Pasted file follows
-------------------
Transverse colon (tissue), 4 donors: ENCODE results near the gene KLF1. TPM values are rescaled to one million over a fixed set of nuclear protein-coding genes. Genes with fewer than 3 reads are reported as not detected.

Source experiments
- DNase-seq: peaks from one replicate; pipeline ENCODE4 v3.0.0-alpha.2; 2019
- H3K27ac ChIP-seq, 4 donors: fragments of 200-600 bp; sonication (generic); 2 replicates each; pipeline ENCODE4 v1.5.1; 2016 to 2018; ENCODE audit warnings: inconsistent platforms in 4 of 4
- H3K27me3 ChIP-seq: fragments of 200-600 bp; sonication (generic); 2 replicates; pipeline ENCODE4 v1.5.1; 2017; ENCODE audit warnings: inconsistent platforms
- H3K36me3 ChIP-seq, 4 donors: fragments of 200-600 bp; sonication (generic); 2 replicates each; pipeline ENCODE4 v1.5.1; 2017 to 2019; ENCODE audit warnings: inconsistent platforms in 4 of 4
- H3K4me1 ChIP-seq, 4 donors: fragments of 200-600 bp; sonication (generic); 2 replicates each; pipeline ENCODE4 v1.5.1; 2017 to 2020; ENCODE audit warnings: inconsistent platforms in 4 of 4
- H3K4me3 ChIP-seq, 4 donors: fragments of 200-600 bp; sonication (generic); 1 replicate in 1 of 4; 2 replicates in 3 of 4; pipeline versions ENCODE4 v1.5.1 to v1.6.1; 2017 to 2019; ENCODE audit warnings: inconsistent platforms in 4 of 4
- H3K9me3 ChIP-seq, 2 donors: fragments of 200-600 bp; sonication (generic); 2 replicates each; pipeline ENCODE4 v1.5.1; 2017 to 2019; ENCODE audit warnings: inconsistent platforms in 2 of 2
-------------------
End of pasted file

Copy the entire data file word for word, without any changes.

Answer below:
Transverse colon (tissue), 4 donors: ENCODE results near the gene KLF1. TPM values are rescaled to one million over a fixed set of nuclear protein-coding genes. Genes with fewer than 3 reads are reported as not detected.

Source experiments
- DNase-seq: peaks from one replicate; pipeline ENCODE4 v3.0.0-alpha.2; 2019
- H3K27ac ChIP-seq, 4 donors: fragments of 200-600 bp; sonication (generic); 2 replicates each; pipeline ENCODE4 v1.5.1; 2016 to 2018; ENCODE audit warnings: inconsistent platforms in 4 of 4
- H3K27me3 ChIP-seq: fragments of 200-600 bp; sonication (generic); 2 replicates; pipeline ENCODE4 v1.5.1; 2017; ENCODE audit warnings: inconsistent platforms
- H3K36me3 ChIP-seq, 4 donors: fragments of 200-600 bp; sonication (generic); 2 replicates each; pipeline ENCODE4 v1.5.1; 2017 to 2019; ENCODE audit warnings: inconsistent platforms in 4 of 4
- H3K4me1 ChIP-seq, 4 donors: fragments of 200-600 bp; sonication (generic); 2 replicates each; pipeline ENCODE4 v1.5.1; 2017 to 2020; ENCODE audit warnings: inconsistent platforms in 4 of 4
- H3K4me3 ChIP-seq, 4 donors: fragments of 200-600 bp; sonication (generic); 1 replicate in 1 of 4; 2 replicates in 3 of 4; pipeline versions ENCODE4 v1.5.1 to v1.6.1; 2017 to 2019; ENCODE audit warnings: inconsistent platforms in 4 of 4
- H3K9me3 ChIP-seq, 2 donors: fragments of 200-600 bp; sonication (generic); 2 replicates each; pipeline ENCODE4 v1.5.1; 2017 to 2019; ENCODE audit warnings: inconsistent platforms in 2 of 2